Wednesday, December 5, 2012

A Sun Valley musing


I first saw Sun Valley in 1953 after an all-night drive from Reno, Nev. I have written elsewhere of that first encounter: “When we woke … the first thing we saw were the 1953 moguls on Exhibition, the most beautiful, exciting sight I’d ever seen. It was love at first vision, me and Bald Mountain, a long-standing love affair that persists to this day. … As a skier that was an important moment in life.”

All these years later I am a writer who writes about skiing and other things and that writing is influenced, colored, perhaps even determined, by my lifelong relationship with skiing. While skiing, like everything including writing, changes, evolves, grows and sometimes shrinks, the basics never change. Sooner or later we always get back to basics. Seeing the moguls on Exhibition in 1953 sold me on Sun Valley because I wanted to ski, and Exhibition and Bald Mountain revealed to my young mind another dimension of what that might mean. In addition, within a week I had actually watched Stein Eriksen, Christian Pravda and Jack Reddish, among others, skiing on Baldy. No one has ever skied quite like Stein, and to see him in 1953 as a boy in love with ski racing was pure magic, a revelation. I still associate Stein with Sun Valley.

Stein was a world and Olympic champion and the first great ski racer who was also an astute businessman. He made huge contributions to skiing as a racer, businessman and spokesman, but his most enduring impact on skiing was a stylish gymnastic stunt—a full layout front flip on skis—that he routinely performed like no one else. It was great athleticism and show business but had nothing to do with ski racing and little to do with mainstream skiing of the time. It can be argued that Stein’s graceful flip would have a bigger impact on skiing than his unique giant slalom turn. Such acrobatics on skis were standard fare in Stein’s native Norway, but they were rare in the U.S. and it took Stein’s assurance and grace to get America’s attention.

Ten years later in 1963, I was living in the Sun Valley dorms and one of my friends and roommate at the time was the irrepressible Bob Burns, also known as Bobbie. He was a phenomenal athlete and a great guy, and he skied like no one we’d ever seen. He did everything wrong according to the technical standards of all we thought we knew about skiing, particularly ski racing. Bob sat back on his heels, locked his feet together, held his hands way too high, swiveled his skis like windshield wipers and violated every basic (as we understood them) tenet of traditional skiing. And, unlike us serious, even grim, ski racers, he smiled the entire time as if he was really having fun. Nobody skied the bumps of Exhibition like Bobbie Burns and none of us could keep up with him and, in truth, we didn’t try. We viewed Bobbie as an anomaly instead of the revolutionary if not prophet of the ski world that he really was. We couldn’t see Bobbie for who he was because what he was doing didn’t fit into our seriously traditional perspective and historical knowledge of skiing. Though few readers of my work today would perceive it as “conservative,” that perspective was conservative, one akin to the far more significant and consequential climate change denial perspective of today.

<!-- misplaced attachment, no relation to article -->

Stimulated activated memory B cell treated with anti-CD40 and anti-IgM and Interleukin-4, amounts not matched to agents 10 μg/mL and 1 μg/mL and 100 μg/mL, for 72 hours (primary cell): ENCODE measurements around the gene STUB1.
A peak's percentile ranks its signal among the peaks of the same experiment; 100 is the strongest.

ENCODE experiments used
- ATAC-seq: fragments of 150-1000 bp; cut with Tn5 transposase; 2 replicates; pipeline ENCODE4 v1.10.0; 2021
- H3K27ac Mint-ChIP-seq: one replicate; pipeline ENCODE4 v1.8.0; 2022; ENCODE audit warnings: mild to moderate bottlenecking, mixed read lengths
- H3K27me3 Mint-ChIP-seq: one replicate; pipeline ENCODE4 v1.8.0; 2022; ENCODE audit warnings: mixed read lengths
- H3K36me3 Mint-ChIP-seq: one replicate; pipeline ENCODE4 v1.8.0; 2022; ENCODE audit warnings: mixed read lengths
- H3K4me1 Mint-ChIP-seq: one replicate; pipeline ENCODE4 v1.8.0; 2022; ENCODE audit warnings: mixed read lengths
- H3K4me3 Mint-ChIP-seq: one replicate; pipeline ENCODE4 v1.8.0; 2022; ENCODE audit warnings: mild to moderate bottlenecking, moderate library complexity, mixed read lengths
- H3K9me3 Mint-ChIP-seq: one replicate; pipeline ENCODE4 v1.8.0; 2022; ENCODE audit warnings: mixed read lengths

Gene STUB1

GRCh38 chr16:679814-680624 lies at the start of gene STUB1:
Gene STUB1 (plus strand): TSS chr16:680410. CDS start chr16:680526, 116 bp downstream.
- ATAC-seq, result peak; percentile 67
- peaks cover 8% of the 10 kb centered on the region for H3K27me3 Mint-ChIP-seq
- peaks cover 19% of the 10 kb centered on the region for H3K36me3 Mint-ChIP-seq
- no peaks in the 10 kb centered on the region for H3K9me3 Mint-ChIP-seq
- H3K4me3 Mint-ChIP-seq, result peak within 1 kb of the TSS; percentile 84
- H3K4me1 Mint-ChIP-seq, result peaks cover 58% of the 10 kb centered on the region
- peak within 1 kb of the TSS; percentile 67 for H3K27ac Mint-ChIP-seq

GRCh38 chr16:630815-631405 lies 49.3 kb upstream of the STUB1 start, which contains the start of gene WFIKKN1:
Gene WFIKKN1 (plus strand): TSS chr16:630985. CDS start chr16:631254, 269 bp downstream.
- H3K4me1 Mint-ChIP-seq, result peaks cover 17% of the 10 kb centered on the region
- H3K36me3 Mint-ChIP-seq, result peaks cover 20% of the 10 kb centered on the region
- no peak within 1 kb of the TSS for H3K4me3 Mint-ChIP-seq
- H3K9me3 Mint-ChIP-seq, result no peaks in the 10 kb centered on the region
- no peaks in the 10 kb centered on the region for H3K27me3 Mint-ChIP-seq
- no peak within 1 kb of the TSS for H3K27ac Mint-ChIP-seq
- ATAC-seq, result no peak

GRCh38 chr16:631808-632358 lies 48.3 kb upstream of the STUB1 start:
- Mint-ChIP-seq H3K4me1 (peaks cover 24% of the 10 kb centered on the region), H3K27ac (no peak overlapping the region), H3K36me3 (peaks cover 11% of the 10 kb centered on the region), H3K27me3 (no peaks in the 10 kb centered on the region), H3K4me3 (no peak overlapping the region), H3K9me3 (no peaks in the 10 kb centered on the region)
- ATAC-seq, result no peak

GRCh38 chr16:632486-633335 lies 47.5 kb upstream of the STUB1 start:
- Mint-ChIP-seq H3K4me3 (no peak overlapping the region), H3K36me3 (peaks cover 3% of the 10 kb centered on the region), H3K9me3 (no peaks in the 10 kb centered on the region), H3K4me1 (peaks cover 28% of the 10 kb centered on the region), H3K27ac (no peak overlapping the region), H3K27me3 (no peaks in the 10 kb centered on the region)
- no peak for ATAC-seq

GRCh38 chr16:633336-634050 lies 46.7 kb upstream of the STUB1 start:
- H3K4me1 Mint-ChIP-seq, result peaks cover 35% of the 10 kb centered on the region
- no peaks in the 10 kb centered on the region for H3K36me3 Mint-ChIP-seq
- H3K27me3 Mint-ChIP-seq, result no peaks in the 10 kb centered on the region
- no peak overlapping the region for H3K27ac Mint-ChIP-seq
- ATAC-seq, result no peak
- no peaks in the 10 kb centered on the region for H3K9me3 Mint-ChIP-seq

There were few skiers who responded to Stein’s flip and Bob’s bump technique with the kind of excitement and recognition of possibilities that came to me the first time I saw Bald Mountain. But there were a few, and that was enough. By the early ’70s, aerials and bump skiing were a big part of skiing. Today, from the Olympic Games to terrain parks on ski hills all over the world, aerialists and acrobatic bumpsters are integral to and, some would say, the most exciting and vital part of skiing and, of course, snowboarding. In more than just spirit, Shaun White is a direct descendant of the athleticism and spirit (and exhibitionism) of Stein Eriksen’s full layout flips and Bobbie Burns’ flamboyant bump skiing on Exhibition, something neither of them would have imagined in the early 1950s and ’60s. As a writer, I try to monitor my own perceptions of skiing and everything else and not put those observations into the box of my own limited perspectives. Like every writer (and every person), I have had my fair share of both success and failure in this effort.

At the same time that there is evolution, growth and change, there is a pull (back?) to the basics. Backcountry skiing—not to be confused with extreme skiing, para-skiing or cliff jumping—has grown in popularity an enormous amount in the past 20 or so years. Part of this growth is the price of a lift pass, prohibitive for much of the community. But there is something else, as many avid backcountry skiers can afford a lift pass and either choose not to have one or split their skiing time between backcounty and the lift-serviced ski hill. This something was perhaps best summed up by Pepi Stiegler, who won the Olympic slalom in 1964, ran the Jackson Hole Ski School for many years, is a lifetime alpine skier and has spent most of his time on skis for the past several years in the backcountry. A few years ago, Pepi commented that many longtime alpine skiers are turning to the backcountry because “it’s like it was in the beginning. It’s like it was in the beginning.”

That is, back to the basics.


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